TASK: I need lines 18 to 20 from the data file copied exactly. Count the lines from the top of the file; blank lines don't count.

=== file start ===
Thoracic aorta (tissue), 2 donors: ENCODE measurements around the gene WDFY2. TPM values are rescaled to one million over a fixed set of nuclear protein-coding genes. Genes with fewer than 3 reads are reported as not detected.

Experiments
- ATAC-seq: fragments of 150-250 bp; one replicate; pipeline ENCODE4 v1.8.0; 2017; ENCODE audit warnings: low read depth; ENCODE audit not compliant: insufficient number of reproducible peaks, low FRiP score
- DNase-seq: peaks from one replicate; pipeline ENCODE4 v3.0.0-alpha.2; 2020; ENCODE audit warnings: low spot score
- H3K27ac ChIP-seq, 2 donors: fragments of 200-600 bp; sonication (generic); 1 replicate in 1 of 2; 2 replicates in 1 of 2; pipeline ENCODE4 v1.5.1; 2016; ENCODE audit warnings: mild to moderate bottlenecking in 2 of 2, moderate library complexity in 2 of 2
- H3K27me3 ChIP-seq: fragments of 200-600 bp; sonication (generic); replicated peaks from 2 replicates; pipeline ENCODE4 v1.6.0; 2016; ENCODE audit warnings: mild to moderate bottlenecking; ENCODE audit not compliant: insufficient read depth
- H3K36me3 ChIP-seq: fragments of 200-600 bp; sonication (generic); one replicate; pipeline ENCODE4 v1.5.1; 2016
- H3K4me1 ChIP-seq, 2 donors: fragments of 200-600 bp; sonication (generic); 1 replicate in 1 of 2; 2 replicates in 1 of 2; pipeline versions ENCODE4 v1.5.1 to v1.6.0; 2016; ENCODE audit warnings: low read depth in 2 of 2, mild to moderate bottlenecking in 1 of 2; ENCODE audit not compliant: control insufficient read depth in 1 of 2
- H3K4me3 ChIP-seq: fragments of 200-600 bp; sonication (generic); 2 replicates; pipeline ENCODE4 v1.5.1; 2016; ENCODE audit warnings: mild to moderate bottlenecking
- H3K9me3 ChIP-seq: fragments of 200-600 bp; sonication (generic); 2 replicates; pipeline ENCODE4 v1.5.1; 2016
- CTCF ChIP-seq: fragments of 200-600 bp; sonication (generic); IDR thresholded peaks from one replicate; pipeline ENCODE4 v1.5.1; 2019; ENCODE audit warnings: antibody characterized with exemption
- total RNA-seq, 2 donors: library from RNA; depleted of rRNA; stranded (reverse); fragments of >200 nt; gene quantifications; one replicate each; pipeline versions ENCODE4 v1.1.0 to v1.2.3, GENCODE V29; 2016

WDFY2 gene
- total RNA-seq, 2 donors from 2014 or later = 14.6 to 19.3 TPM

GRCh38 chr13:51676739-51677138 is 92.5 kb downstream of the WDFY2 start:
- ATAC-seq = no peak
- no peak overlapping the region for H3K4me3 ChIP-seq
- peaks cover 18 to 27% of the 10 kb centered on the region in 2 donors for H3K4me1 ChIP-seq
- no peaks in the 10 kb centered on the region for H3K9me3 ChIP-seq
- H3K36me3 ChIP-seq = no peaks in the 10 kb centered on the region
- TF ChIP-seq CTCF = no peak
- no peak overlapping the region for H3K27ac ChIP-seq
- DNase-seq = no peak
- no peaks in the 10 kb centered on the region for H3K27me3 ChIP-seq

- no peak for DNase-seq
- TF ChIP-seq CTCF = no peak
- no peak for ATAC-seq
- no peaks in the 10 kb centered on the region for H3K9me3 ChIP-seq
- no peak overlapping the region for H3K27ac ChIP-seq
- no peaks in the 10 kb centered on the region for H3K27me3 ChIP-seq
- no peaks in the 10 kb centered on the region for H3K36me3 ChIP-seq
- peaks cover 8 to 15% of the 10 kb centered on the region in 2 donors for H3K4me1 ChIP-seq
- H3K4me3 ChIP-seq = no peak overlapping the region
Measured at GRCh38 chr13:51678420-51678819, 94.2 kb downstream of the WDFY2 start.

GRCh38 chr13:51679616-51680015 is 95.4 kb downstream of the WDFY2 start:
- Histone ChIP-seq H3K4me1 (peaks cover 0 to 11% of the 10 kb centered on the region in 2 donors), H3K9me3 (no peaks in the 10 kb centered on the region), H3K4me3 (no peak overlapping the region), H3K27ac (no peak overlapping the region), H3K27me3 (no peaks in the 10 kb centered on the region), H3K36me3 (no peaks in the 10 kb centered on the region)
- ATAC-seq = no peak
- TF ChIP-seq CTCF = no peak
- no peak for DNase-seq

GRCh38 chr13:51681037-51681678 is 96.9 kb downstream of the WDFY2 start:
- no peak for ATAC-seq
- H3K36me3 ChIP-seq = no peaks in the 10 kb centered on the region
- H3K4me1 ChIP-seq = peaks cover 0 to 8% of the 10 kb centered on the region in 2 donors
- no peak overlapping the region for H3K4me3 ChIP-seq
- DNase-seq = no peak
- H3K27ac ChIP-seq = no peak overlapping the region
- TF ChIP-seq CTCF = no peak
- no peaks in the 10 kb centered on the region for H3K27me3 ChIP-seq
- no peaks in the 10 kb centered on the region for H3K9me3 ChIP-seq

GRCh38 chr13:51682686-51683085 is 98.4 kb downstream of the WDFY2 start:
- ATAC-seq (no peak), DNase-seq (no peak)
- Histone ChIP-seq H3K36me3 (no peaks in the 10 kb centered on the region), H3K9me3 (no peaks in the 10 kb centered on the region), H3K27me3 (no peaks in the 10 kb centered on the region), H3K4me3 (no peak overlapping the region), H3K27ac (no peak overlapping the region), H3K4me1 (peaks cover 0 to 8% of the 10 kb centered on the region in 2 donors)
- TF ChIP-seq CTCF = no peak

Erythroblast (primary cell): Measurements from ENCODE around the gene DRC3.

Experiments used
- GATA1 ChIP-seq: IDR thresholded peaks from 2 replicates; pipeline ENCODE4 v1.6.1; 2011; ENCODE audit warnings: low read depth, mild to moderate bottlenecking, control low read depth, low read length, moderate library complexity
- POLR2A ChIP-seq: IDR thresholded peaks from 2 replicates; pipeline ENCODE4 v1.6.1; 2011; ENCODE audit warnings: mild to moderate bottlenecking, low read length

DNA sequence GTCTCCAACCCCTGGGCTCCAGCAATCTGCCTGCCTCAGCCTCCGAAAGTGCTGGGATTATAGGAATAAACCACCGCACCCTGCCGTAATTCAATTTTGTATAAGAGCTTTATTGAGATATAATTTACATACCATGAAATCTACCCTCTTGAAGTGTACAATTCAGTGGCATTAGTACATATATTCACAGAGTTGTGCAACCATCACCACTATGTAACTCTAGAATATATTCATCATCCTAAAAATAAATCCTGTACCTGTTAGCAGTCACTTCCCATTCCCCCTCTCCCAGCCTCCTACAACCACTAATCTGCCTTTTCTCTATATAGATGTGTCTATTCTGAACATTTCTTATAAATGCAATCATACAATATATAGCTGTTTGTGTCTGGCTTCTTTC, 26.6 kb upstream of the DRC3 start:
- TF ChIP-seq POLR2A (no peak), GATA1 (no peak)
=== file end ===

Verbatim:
- peaks cover 18 to 27% of the 10 kb centered on the region in 2 donors for H3K4me1 ChIP-seq
- no peaks in the 10 kb centered on the region for H3K9me3 ChIP-seq
- H3K36me3 ChIP-seq = no peaks in the 10 kb centered on the region